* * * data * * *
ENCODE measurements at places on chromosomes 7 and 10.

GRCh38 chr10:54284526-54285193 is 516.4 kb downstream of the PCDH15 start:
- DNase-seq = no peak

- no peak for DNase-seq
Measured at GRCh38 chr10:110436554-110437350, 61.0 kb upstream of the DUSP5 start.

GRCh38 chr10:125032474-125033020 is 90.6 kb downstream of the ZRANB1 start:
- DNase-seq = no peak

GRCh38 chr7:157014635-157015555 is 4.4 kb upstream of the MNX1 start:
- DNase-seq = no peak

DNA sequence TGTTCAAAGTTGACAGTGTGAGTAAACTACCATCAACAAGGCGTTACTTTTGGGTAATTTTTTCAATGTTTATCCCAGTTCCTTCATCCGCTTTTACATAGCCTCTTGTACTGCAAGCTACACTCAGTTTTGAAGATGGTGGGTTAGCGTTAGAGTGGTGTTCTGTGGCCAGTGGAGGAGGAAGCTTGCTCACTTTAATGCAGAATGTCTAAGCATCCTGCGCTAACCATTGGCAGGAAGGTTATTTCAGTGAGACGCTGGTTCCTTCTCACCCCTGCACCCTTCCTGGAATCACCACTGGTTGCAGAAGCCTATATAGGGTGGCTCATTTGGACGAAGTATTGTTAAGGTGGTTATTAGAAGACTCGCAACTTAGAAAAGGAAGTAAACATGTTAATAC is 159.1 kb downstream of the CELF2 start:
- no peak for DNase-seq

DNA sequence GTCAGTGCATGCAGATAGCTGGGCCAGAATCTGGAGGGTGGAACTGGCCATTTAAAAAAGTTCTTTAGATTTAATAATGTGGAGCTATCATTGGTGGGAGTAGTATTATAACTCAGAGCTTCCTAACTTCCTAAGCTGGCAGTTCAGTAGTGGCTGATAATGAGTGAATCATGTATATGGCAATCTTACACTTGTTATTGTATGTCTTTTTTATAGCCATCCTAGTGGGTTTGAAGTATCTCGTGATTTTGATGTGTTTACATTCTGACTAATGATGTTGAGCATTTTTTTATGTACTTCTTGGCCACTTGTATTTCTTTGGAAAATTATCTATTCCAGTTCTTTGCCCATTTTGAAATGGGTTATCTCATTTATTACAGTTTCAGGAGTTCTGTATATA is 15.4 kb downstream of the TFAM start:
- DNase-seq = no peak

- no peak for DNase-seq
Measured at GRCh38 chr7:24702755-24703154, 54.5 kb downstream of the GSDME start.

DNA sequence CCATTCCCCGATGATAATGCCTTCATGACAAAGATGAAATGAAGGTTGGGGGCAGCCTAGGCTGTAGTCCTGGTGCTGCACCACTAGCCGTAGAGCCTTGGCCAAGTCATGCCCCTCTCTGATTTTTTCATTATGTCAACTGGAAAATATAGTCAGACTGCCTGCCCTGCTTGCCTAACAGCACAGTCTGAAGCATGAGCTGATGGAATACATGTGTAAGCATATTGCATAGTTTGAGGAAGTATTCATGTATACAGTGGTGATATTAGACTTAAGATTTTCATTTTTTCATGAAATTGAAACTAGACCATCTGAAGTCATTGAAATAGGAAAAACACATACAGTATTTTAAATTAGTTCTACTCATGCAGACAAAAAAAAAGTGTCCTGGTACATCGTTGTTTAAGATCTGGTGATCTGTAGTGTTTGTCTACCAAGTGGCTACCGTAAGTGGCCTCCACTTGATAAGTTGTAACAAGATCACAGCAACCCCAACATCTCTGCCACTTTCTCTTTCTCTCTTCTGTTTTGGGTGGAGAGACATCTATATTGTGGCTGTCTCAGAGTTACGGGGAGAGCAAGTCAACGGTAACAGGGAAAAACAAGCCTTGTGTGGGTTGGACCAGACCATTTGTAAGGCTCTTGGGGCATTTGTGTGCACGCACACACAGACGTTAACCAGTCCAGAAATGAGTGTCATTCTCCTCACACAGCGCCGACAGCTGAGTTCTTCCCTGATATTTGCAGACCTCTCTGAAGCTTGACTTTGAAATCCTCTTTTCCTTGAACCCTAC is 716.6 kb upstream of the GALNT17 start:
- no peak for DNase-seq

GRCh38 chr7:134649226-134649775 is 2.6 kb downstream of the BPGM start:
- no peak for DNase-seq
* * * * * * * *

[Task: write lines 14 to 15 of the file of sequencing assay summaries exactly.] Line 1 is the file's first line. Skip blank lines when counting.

- no peak for DNase-seq
Measured at GRCh38 chr7:24702755-24703154, 54.5 kb downstream of the GSDME start.